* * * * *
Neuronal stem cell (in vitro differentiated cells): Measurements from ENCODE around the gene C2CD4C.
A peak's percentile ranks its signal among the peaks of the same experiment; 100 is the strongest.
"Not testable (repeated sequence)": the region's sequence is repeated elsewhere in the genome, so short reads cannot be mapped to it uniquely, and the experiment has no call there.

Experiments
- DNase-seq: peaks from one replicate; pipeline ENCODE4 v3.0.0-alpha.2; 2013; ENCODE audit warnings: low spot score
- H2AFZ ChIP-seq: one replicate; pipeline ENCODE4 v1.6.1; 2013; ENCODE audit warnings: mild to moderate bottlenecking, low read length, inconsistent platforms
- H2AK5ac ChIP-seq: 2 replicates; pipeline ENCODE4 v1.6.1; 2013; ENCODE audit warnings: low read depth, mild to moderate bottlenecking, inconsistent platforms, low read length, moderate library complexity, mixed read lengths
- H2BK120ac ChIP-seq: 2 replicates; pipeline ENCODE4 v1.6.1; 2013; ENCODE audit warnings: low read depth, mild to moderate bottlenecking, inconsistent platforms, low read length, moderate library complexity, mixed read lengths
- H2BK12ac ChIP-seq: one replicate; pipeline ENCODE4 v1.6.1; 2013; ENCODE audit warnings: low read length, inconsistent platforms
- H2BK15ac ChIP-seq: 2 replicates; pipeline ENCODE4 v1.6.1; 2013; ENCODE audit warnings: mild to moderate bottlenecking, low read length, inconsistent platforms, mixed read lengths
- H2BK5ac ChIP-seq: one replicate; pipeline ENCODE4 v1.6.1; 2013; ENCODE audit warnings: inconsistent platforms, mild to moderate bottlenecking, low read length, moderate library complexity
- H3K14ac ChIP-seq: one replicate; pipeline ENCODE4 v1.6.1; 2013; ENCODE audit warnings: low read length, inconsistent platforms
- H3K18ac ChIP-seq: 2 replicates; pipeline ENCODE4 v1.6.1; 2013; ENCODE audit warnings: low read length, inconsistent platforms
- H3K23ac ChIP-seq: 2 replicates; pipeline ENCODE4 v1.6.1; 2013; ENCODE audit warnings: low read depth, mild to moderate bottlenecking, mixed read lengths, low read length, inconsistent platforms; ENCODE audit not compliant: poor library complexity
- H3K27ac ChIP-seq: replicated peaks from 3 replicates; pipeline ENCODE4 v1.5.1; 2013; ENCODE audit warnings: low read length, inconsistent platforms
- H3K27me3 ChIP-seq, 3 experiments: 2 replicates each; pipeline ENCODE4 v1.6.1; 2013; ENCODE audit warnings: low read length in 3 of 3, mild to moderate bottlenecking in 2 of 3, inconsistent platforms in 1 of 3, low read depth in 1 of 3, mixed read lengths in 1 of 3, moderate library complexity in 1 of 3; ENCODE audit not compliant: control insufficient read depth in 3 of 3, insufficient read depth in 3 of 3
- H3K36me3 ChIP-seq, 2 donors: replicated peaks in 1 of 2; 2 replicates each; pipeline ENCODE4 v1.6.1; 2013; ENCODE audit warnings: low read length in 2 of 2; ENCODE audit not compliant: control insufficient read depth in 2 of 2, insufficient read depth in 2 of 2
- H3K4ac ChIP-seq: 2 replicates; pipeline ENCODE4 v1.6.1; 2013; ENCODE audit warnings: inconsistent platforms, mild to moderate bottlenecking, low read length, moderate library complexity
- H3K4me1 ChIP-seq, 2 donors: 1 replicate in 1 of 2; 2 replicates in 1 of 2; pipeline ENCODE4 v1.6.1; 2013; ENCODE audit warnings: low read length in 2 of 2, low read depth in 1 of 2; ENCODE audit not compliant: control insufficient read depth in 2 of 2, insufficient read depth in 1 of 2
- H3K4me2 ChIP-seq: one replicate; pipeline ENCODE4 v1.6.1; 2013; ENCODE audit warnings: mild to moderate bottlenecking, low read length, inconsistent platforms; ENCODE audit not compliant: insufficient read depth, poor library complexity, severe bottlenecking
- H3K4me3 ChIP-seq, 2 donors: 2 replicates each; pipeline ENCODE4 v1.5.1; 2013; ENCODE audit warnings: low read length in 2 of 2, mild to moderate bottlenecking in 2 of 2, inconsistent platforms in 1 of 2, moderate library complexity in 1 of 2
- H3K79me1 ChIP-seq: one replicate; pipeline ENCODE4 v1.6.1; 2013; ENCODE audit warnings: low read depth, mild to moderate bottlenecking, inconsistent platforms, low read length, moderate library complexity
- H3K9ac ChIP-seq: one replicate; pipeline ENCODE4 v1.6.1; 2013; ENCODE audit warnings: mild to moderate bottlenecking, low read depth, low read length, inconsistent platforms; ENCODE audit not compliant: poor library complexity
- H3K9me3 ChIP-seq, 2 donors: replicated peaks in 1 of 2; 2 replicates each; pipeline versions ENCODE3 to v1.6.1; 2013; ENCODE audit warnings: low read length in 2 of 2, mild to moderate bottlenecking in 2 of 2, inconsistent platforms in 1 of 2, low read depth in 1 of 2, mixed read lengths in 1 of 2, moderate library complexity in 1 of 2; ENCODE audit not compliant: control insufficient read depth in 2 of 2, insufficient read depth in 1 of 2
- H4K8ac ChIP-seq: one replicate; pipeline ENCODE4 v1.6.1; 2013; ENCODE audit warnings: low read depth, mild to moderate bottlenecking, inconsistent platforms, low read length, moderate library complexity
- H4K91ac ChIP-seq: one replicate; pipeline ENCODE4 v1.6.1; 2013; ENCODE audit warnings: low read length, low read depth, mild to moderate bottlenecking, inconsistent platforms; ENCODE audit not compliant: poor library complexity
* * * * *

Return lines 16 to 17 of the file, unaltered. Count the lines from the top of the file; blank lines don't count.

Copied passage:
- H3K27me3 ChIP-seq, 3 experiments: 2 replicates each; pipeline ENCODE4 v1.6.1; 2013; ENCODE audit warnings: low read length in 3 of 3, mild to moderate bottlenecking in 2 of 3, inconsistent platforms in 1 of 3, low read depth in 1 of 3, mixed read lengths in 1 of 3, moderate library complexity in 1 of 3; ENCODE audit not compliant: control insufficient read depth in 3 of 3, insufficient read depth in 3 of 3
- H3K36me3 ChIP-seq, 2 donors: replicated peaks in 1 of 2; 2 replicates each; pipeline ENCODE4 v1.6.1; 2013; ENCODE audit warnings: low read length in 2 of 2; ENCODE audit not compliant: control insufficient read depth in 2 of 2, insufficient read depth in 2 of 2